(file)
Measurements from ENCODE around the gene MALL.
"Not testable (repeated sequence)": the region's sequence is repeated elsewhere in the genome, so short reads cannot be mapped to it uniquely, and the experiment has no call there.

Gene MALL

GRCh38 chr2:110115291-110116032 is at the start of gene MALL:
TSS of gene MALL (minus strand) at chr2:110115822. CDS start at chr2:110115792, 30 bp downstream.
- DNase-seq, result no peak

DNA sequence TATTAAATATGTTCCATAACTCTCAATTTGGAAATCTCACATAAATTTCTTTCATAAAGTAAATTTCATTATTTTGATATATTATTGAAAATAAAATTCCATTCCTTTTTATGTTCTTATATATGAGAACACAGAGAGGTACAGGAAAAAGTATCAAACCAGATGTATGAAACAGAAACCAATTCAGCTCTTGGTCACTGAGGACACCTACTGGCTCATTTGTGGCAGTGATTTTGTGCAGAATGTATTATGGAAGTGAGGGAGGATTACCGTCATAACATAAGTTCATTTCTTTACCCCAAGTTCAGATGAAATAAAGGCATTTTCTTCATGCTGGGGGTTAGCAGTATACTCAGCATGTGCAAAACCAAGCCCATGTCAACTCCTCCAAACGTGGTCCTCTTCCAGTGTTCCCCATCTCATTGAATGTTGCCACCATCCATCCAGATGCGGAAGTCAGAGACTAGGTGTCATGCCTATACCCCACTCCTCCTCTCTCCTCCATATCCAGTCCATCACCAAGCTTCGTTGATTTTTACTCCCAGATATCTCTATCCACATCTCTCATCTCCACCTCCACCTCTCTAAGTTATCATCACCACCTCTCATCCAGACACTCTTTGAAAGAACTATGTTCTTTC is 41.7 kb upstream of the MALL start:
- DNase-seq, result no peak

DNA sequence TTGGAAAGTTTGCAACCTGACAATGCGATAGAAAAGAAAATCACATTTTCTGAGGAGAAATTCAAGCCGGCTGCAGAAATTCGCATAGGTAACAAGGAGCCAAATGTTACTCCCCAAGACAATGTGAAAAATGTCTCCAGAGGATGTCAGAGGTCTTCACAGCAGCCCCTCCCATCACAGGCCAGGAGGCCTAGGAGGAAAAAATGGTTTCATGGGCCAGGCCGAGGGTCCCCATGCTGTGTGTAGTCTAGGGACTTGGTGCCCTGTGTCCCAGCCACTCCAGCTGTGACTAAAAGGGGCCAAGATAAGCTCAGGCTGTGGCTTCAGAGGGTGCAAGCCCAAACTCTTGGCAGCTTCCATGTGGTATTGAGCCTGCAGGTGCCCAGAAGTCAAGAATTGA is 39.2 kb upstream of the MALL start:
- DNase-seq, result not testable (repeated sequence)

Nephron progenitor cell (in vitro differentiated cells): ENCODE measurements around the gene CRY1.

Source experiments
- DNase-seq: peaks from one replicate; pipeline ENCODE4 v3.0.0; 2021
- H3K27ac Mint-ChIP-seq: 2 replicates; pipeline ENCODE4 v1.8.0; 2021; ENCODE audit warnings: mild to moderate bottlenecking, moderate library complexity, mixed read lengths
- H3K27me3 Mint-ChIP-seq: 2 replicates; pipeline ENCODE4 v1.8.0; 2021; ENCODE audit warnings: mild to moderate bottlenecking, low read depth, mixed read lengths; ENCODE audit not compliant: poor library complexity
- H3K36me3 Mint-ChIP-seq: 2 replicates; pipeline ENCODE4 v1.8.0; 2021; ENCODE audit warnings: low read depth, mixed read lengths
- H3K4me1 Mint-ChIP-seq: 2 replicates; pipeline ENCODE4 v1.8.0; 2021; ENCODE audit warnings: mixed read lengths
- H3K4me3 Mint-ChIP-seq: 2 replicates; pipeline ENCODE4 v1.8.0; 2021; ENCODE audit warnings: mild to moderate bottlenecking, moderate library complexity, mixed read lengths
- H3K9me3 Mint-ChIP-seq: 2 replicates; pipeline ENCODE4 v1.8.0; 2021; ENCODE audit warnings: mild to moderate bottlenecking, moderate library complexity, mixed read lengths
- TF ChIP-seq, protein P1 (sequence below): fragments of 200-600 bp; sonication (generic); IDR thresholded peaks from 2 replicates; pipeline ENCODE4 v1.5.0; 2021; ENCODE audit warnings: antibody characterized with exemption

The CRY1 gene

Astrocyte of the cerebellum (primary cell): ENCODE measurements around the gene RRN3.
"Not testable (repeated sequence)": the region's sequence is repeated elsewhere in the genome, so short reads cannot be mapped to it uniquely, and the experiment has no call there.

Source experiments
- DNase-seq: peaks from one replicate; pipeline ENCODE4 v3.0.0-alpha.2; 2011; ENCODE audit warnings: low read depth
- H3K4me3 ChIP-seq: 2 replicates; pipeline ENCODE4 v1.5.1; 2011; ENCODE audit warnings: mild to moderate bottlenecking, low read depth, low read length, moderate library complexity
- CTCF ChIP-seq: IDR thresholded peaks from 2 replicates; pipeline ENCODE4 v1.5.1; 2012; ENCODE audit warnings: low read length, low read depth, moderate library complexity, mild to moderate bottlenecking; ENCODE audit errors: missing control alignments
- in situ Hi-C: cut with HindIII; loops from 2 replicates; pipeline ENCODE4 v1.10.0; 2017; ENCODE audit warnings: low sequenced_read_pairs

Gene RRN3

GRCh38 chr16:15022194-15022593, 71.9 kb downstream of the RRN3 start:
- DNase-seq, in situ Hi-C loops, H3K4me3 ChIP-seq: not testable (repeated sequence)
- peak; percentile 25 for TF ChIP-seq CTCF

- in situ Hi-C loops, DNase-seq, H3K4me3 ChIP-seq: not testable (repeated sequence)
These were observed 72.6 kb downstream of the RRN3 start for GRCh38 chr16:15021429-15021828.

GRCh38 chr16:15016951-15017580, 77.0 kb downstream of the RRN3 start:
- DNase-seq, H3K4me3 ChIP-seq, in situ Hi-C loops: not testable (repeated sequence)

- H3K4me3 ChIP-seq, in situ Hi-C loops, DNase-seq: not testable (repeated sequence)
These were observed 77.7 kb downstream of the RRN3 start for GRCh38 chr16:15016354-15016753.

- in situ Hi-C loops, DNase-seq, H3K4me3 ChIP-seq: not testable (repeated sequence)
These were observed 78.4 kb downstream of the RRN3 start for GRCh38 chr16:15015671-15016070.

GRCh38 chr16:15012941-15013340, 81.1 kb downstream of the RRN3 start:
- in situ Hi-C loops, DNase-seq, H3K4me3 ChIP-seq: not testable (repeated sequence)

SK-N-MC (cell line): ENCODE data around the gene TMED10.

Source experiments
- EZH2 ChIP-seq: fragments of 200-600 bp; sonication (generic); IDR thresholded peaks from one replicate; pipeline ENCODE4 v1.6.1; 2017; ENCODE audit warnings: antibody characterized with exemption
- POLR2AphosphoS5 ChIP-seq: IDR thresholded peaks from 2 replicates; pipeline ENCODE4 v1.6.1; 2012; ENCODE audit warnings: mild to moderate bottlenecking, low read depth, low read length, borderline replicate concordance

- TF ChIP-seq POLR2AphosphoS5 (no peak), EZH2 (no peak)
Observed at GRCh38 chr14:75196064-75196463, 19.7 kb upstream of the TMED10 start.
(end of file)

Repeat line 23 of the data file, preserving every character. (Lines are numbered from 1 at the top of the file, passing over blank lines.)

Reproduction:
"Not testable (repeated sequence)": the region's sequence is repeated elsewhere in the genome, so short reads cannot be mapped to it uniquely, and the experiment has no call there.